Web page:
The Questar 3.5-Inch Telescope Story, Vernonscope/Brandon Eyepieces and a Meade ETX 90 Astro

     Questar Telescopes (Maksutov-Cassegrain) have been built in New Hope, Pennsylvania since 1950.  Questar has chosen Brandon eyepieces for many years, which are also made in the USA.   https://www.questar-corp.com/

     Brandon eyepieces are optimized for telescopes with a focal ratio of f/7 or greater.   https://043a19c.netsolhost.com/

     The following are some photographs of a friends 3.5-inch Duplex.    

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     During the early 50’s, Cave Optical in Long Beach, California, manufactured the 3.5-inch mirrors.

    Questar advertised on the back of the front cover page of “Sky & Telescope Magazine” for decades!

A challenge to Questar?   

     In 1996, Meade Instruments Corporation, introduced the Meade ETX 90mm Astro.  This telescope was designed to be an economy Questar.  Mostly constructed of plastic, but with all the emphasis on the optics.   

     At that time, Meade was manufacturing the ETX, as well as most all of their higher-end telescopes in Irvine, California.     

     I purchased an ETX 90 the following year (1997) for use as a very portable telescope, to observe deep-sky objects within its grasp.  It served that purpose well.  The telescope had very good optics and would easily exceed Dawes’ Limit on double stars on a night with good to excellent seeing.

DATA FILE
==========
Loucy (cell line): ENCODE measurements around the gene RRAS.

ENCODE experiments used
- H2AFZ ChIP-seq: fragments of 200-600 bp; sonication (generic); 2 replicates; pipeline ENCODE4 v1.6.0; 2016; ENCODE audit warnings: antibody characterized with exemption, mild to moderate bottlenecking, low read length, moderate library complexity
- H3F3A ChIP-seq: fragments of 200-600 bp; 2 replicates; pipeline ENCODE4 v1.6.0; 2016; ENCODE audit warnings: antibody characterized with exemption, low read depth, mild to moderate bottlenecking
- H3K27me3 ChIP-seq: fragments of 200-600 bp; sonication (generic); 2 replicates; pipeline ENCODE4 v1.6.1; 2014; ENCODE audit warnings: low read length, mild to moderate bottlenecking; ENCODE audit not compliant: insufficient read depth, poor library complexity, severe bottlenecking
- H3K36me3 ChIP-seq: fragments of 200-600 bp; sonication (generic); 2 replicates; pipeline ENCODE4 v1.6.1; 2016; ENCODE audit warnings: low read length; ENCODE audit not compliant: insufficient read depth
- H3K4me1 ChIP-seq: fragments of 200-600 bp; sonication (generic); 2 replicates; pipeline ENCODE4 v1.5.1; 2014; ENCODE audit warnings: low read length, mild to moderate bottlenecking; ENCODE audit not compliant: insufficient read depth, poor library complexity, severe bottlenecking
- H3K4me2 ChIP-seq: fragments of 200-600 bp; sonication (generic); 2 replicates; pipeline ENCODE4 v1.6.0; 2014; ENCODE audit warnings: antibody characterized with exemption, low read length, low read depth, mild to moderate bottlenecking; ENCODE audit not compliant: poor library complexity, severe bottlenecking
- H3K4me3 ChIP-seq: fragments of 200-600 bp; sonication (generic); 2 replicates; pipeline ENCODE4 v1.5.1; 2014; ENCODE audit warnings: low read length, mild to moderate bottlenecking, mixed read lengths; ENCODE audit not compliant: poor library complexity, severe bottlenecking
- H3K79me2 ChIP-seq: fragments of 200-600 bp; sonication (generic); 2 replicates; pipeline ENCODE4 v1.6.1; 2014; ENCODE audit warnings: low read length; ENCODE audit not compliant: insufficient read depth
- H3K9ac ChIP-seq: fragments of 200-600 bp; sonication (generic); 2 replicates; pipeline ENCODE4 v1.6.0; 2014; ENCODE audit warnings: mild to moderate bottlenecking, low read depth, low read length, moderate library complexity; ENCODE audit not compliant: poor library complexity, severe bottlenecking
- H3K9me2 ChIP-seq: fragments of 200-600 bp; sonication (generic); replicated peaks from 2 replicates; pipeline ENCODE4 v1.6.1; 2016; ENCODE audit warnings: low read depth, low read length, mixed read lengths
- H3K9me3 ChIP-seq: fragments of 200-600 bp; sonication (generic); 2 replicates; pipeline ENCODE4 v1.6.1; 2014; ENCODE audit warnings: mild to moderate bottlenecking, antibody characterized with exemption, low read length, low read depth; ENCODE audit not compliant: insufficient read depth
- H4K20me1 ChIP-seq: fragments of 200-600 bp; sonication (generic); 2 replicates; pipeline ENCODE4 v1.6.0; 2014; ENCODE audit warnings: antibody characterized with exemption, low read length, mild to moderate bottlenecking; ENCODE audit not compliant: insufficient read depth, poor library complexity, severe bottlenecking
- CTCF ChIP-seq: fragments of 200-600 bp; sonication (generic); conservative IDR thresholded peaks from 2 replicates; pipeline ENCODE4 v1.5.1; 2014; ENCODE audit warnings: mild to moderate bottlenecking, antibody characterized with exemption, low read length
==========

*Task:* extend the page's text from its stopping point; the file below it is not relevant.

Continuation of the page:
Dawes Limit:  4.56/A (A is aperture in inches) for two equal stars of about 6th magnitude.   

https://www.astronomics.com/info-library/astronomical-terms/dawes-limit/                                                                                                                                                                                               

     However, when considering fit, finish, cosmetics and ease of use, the ETX “cannot” even remotely compare to the “much” more expensive and precision Questar.  

     The 3.5-inch Questar continues to have its place in astronomy, despite most amateurs of today wanting larger and larger telescopes, but how many telescope companies do you know that have been in business since 1950?

      And from their longtime advertisement in “S&T” the following was said:   “Questar, The World’s Finest, Most Versatile Telescope”

     This must be true, to have survived in the ever-changing world of amateur astronomy equipment for 70 years.  (1950 – 2020)  

      I wrote the following story back in (2012) and it still receives views, even to this day.    Roger Ivester

https://rogerivester.com/2012/02/02/questar-a-high-precision-3-5-inch-telescope/

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